When callus builds up excessively on the heels of the feet and then dries out, it can also cause cracked heels (fissuring), a frustrating and often painful condition. The risk with cracked heels is that it’s not just the dry callus that cracks, but the healthy skin beneath the callus can crack open too, leading to bleeding and putting you at risk of infection if bacteria enters the cracks and takes hold.

What Causes A Callus?

Calluses develop as part of a natural process by which your body attempts to protect the skin when it is exposed to repeated pressure, friction or rubbing. By having the skin thicken in response to the rubbing, the risk of the skin ‘breaking’ and becoming cracked, raw or exposed is minimised. This is your body’s goal - as any ‘open’ wounds are vulnerable to infection and further harm, which is the opposite of what your body wants.

Home Remedies For Calluses

As calluses develop in direct response to pressure or friction, the first thing you should do is identify any factors that are contributing to this rubbing and stop or minimise them. This typically involves discontinuing wearing shoes that:

  • Have little support or cushioning at the soles of the feet, and instead feel hard or firm, as these place more pressure on the feet while walking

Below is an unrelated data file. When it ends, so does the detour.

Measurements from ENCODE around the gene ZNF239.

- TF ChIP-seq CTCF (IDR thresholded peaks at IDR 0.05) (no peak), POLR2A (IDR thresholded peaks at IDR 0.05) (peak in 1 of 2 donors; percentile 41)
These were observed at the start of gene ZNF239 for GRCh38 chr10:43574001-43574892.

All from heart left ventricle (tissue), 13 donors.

• Are narrow and are rubbing against the sides of your feet
  • Have a small or tight toe box that is squeezing the toes together, or rubbing against the tops of the toes


  • Start moisturising your feet daily with a thick emollient to help keep the skin hydrated and supple, while helping prevent it from drying out. Callus that dries out becomes even harder and more uncomfortable while being more prone to cracking.
  • If your callus is mild and you have no existing medical conditions like diabetes, bleeding disorders or other high-risk conditions, you may try using a pumice stone, foot file, or a scrub to gently work on the calluses. Do this after soaking your feet for 10-15 minutes in warm soapy water, when the skin is softened. Avoid excessive rubbing, as it can cause irritation and damage.